Nike’s concentration was poor but she remembers that five minutes before the psychological moment, her mother had not arrived. As she fell involuntarily into a deep sleep that was more like a coma, she thought perhaps it was the End of the Road.

 

Consciousness Regained

‘I regained consciousness,’ Nike recalls, ‘to find blood dripping into my veins.’

Her father it was who saved the day. His wife had called him in to assist with the hunt for blood after failing to procure the substance on her own. She had warned: Get your daughter blood within 20 minutes or …

He had hurried from the office barefooted, made enquiries from a passer-by and was directed to a nearby blood bank. The passer-by had been quite frightened less by the urgency of the enquiry as by the manner of the enquirer.

‘I received the much-needed substance – and lived to tell my story.’ Nike says.

She would receive blood again and again in the UK and in Nigeria, but none so dramatic as the one just related.

‘Without blood – without public-spirited blood donors – I wouldn’t be as healthy as I am today.’

Oluwatobi Kehinde Lala – the biomedical bloodhound

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Life with Sickle Cell Disorder, as with life in general, has its ‘up’ times and ‘down’ times. With SCD, even in those so-called ‘up’ times, one is chronically at risk of being pulled down at any time.

Oluwatobi Kehinde Lala, a biomedical laboratory scientist at the University College Hospital, Ibadan, Nigeria is so conscious of the vicissitudes of life with SCD that he gives all his attention and his entire mind to any task at hand. His hours are long and the work both demanding and hazardous. The highly infectious pathogens he works on are no match for a determined investigator.

‘My colleagues say I’m a workaholic,’ Oluwatobi admits, ‘they don’t know that with SCD – much like the Boy Scouts – you have to ‘Be Prepared.’’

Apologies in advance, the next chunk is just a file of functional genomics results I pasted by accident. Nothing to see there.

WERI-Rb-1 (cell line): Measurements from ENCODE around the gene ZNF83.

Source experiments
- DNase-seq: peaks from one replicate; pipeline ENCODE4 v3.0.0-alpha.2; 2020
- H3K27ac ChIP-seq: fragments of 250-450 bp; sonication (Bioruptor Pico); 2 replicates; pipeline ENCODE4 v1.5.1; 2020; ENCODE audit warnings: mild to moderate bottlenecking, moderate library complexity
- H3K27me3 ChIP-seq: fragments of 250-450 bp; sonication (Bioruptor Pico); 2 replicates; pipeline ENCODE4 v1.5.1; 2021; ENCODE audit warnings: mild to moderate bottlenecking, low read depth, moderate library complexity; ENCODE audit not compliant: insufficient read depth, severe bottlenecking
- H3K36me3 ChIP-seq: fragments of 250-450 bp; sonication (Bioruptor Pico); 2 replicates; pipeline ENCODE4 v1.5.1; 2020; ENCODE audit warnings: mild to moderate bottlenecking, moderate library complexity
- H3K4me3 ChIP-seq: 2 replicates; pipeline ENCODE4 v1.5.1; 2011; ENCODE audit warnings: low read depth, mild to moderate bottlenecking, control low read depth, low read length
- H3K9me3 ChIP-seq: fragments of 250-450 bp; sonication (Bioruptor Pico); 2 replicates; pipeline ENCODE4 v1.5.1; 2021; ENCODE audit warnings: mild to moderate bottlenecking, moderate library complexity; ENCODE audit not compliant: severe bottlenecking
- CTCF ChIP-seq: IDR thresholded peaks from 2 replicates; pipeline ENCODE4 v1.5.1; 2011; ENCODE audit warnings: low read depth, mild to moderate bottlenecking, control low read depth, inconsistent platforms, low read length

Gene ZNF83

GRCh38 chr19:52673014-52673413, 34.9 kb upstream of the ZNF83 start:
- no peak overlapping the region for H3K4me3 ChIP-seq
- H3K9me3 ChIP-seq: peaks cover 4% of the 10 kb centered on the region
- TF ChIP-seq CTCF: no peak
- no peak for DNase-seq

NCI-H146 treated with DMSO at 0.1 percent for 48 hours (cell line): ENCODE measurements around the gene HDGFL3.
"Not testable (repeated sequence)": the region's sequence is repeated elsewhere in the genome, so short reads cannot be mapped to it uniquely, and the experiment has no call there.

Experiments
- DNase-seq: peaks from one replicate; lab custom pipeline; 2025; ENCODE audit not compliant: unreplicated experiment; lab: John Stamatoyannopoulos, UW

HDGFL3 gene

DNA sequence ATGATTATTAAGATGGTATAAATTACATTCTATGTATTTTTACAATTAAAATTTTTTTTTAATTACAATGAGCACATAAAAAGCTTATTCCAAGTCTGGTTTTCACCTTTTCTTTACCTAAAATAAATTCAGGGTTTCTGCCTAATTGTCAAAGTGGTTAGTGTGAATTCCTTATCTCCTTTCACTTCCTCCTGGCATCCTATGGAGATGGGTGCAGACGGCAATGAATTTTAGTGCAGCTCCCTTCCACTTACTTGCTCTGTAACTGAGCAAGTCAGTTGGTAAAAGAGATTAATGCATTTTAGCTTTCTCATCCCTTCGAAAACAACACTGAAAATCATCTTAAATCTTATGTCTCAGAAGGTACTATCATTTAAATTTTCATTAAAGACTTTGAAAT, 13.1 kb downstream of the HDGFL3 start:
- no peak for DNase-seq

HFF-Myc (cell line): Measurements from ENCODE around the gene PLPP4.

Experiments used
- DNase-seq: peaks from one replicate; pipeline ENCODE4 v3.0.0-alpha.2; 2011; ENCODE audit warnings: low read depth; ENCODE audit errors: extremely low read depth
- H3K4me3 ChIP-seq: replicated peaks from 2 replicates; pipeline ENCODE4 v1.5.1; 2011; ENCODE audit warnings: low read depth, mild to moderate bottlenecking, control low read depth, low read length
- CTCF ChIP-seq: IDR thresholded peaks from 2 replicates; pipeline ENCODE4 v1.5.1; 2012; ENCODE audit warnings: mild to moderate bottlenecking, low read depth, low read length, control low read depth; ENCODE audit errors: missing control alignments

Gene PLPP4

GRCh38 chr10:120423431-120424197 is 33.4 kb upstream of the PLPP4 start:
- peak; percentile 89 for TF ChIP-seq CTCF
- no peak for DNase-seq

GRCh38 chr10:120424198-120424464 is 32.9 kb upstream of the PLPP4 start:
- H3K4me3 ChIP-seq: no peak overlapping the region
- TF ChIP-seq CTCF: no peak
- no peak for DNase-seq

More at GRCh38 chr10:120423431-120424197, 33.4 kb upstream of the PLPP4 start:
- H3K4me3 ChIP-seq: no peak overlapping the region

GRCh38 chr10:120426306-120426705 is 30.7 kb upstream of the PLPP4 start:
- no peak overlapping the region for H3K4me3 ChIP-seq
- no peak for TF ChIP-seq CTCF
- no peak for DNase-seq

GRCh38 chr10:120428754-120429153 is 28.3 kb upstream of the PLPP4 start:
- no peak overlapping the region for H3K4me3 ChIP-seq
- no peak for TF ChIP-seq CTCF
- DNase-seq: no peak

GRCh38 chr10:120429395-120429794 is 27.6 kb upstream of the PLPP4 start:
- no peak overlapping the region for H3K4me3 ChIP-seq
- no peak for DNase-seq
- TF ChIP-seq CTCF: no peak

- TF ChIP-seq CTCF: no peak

Prepared, for what? Prepared, he says, for the occasional absence from work due to those unpardonable down times spawned by the world’s most commonly-inherited blood disease.

Twin Brothers

Oluwatobi, along with his twin sister, was diagnosed with sickle cell anaemia shortly after birth in 1981. Their immediate elder brother, the family’s second-born, was similarly with sickle cell anaemia, the reason the twins were screened so early. One more child would be born after the twins and he, like the first born, would be free of SCD. Thus the Lalas had five children, three with HbSS.

Yoruba culture does not permit a king or a child to die. When a king dies, his subjects say he has ‘migrated to the ceiling’; when a child dies, s/he is said to have ‘travelled’.

Puzzled as to the sudden disappearance of his sister, Oluwatobi, then 6, often asked his parents of her whereabouts.

‘On each occasion, I was told she had gone abroad,’ he recalls. ‘I accepted what I was told, but a part of me knew it was a lie!’

 Blood Transfusion, Blood Studies

Oluwatobi had more that his fair share of severe anaemia warranting blood transfusion. He was always amazed – and grateful – at the renewal of his strength and vigor after each episode. He often wondered what the element was in the red watery substance that transformed waning health to sound health.

By the time he left secondary school, Oluwatobi knew what he wanted to be: a blood detective, so to speak, a hound sniffing out trouble within the human frame before, during and after the emergence of symptoms. Years later he graduated as a biomedical scientist and has found a niche helping doctors and clinicians track down, treat and manage a variety of health conditions, including his own.

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Blood Drive Initiative

With a flock of like-minded medical laboratory professionals and undergraduates, Oluwatobi runs a non-governmental organization called the Blood Drive Initiative. The main objective of BDI is to sensitize Nigerian youths to the necessity of helping to raise and maintain the country’s blood supply at an optimum level. Anyone can need blood anywhere, anytime, BDI pronounces. For some with health conditions like sickle cell and thalassemia, the need for blood is constant to reduce the likelihood or severity of complications.

‘Donating blood not only saves lives,’ Oluwatobi says, ‘but it comes with lots of health benefits for the donor.’

 

Blood Transfusion – My Story

ayoojideDiagnosed with sickle cell anaemia at the age of two in Lagos, Nigeria, I remember having my first blood transfusion at the age of six. That first transfusion episode opened my eyes to the value of blood in the maintenance of good health. I felt so strong and so rejuvenated that I made a mental note to ask for blood anytime fatigue and headache – my brand childhood complaints – reared their ugly heads.